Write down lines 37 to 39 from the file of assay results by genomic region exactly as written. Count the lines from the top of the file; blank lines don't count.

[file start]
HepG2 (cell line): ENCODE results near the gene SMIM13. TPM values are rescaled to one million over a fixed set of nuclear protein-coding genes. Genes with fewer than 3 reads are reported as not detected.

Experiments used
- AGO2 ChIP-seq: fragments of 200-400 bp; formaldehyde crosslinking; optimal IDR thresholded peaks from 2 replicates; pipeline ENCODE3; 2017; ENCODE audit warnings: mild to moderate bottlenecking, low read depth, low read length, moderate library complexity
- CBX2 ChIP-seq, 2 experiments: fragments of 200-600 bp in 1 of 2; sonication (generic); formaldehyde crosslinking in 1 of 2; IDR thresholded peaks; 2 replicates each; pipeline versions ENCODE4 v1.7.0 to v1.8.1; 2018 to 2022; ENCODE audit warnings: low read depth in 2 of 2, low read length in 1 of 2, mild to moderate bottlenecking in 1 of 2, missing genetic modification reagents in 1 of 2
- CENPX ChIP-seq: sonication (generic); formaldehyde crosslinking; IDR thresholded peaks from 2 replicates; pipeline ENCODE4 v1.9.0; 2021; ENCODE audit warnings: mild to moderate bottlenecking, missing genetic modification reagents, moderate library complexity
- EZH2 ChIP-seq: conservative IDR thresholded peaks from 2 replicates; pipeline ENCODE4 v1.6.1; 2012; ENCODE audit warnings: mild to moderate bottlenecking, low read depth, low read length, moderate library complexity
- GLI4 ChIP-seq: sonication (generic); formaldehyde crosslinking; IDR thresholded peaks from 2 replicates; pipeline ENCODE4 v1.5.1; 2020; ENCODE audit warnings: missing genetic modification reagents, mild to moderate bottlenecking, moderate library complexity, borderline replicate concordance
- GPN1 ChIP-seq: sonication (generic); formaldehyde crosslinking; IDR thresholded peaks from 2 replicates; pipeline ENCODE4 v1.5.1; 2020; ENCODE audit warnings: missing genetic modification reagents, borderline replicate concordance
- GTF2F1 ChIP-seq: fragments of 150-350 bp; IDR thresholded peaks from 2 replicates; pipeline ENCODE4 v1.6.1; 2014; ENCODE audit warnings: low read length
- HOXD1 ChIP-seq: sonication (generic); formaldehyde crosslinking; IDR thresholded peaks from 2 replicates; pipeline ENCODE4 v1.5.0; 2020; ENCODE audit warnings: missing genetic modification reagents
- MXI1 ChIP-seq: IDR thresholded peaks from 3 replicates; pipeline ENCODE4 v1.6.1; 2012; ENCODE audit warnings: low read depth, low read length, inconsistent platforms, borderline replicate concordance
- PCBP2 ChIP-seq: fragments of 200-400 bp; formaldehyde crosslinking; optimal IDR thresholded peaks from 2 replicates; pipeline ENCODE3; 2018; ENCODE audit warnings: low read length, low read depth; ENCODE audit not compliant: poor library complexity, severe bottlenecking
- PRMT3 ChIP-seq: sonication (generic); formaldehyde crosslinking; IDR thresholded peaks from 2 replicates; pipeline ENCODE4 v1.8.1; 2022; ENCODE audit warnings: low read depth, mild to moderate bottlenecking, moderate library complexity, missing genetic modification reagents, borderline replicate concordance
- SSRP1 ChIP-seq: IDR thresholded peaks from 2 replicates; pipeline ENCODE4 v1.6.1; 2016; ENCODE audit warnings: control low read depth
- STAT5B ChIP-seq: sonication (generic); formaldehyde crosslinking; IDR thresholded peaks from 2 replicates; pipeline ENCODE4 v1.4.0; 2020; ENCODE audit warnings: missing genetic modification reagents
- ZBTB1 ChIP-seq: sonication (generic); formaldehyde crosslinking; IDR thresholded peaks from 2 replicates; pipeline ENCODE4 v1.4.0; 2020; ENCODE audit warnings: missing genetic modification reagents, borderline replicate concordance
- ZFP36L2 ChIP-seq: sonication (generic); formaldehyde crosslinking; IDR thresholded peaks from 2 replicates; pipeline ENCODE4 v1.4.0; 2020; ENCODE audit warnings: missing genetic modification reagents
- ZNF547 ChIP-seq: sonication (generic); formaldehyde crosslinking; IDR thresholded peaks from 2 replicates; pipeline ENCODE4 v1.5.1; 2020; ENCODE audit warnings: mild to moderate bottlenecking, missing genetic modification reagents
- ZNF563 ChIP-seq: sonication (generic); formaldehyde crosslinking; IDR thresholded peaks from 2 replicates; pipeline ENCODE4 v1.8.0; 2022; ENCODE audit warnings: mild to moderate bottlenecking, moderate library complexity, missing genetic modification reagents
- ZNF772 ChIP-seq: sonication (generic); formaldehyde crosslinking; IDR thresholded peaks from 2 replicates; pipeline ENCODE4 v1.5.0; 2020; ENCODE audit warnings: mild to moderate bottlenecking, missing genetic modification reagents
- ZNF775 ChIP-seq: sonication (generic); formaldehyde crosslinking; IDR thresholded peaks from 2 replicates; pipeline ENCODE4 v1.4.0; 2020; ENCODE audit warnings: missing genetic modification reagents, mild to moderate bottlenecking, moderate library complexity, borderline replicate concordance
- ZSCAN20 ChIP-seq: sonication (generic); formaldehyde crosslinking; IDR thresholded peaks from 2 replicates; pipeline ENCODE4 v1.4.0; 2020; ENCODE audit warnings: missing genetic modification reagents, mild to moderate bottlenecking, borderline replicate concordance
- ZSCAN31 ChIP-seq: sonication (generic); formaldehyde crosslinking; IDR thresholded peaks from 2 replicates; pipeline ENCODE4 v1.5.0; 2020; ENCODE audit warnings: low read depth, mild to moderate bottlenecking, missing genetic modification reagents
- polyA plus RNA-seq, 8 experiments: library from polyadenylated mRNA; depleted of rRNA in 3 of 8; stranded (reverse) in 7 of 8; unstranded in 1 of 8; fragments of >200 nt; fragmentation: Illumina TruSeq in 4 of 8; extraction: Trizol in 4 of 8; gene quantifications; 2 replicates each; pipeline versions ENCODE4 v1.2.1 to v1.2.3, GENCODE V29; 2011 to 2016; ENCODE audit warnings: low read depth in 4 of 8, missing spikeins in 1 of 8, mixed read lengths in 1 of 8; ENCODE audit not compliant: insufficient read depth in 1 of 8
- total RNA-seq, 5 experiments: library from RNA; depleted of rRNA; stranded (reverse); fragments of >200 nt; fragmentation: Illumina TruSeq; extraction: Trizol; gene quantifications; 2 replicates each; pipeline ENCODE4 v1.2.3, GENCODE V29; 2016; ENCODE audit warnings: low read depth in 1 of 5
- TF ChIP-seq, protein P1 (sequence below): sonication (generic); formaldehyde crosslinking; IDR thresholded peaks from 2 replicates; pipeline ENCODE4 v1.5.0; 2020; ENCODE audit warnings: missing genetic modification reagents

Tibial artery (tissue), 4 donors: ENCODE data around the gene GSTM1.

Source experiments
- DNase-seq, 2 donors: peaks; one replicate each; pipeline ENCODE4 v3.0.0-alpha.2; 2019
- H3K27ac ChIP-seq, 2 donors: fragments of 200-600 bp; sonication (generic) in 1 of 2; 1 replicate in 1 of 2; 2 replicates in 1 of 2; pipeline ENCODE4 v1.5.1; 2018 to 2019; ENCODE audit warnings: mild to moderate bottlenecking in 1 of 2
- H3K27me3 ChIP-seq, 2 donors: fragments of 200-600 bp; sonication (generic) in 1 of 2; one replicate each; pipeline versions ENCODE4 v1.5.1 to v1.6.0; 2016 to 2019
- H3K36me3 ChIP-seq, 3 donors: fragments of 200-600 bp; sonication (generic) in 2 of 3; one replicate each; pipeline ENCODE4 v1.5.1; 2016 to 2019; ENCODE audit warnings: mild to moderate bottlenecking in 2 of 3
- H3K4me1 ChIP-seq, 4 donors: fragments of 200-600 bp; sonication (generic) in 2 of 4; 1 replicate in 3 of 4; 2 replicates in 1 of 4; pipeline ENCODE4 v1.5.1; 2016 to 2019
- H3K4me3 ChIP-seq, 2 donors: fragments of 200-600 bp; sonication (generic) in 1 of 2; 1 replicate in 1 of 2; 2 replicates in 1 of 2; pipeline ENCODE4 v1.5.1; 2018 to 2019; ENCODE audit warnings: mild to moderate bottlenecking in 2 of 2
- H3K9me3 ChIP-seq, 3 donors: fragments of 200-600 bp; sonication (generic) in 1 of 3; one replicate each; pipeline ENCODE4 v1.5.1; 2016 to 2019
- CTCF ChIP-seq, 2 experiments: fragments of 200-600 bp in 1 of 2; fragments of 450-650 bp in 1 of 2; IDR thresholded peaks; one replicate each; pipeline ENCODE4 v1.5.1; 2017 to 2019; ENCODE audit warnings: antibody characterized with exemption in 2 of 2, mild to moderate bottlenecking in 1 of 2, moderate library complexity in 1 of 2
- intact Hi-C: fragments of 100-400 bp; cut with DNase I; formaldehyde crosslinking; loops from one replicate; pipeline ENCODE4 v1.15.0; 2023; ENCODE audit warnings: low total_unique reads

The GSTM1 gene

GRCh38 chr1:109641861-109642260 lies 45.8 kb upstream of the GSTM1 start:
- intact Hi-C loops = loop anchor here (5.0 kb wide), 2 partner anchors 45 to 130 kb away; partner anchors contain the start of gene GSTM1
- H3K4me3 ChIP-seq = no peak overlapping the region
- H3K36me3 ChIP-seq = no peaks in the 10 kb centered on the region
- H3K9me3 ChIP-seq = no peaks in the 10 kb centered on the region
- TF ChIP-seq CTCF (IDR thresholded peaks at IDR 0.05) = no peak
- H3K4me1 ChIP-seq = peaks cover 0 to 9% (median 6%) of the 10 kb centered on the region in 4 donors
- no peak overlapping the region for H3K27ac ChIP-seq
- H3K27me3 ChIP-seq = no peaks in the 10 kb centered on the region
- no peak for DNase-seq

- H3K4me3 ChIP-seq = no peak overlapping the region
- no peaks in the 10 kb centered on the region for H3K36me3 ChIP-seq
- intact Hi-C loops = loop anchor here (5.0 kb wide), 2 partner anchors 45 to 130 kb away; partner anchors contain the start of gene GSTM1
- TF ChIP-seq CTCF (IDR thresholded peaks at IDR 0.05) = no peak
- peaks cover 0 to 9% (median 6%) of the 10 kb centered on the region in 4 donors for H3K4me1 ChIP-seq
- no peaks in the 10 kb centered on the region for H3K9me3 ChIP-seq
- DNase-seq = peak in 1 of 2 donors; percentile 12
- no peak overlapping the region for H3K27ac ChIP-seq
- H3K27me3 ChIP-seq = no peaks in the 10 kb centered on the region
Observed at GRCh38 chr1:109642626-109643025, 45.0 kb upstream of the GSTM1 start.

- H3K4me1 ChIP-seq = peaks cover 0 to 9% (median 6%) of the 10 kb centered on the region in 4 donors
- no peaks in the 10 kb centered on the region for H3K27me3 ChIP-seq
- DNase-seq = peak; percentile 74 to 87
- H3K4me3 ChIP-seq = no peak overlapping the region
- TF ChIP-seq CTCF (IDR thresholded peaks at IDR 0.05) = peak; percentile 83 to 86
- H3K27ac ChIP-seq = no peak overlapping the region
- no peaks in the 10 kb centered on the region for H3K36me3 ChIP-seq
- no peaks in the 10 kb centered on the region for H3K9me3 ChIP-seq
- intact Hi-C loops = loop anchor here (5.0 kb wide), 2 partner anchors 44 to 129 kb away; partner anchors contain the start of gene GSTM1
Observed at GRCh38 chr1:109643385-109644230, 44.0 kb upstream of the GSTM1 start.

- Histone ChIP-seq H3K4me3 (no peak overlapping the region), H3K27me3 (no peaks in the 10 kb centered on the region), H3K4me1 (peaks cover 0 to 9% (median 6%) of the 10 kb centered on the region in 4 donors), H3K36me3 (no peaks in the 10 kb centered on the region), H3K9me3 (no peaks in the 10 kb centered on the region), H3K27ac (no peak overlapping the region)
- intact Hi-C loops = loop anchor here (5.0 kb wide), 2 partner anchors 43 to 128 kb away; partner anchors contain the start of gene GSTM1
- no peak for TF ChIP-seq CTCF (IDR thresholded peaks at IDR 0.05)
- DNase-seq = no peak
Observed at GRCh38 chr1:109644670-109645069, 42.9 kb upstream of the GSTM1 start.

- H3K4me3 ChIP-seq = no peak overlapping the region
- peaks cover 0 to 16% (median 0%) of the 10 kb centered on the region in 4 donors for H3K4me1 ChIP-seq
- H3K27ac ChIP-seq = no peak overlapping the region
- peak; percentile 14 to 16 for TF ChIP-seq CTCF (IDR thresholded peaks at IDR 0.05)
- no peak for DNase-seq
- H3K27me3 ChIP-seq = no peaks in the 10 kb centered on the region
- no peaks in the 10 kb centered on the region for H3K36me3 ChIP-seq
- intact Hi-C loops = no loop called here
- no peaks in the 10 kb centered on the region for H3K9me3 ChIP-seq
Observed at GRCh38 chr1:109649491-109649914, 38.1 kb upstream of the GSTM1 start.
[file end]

- intact Hi-C: fragments of 100-400 bp; cut with DNase I; formaldehyde crosslinking; loops from one replicate; pipeline ENCODE4 v1.15.0; 2023; ENCODE audit warnings: low total_unique reads

The GSTM1 gene

GRCh38 chr1:109641861-109642260 lies 45.8 kb upstream of the GSTM1 start: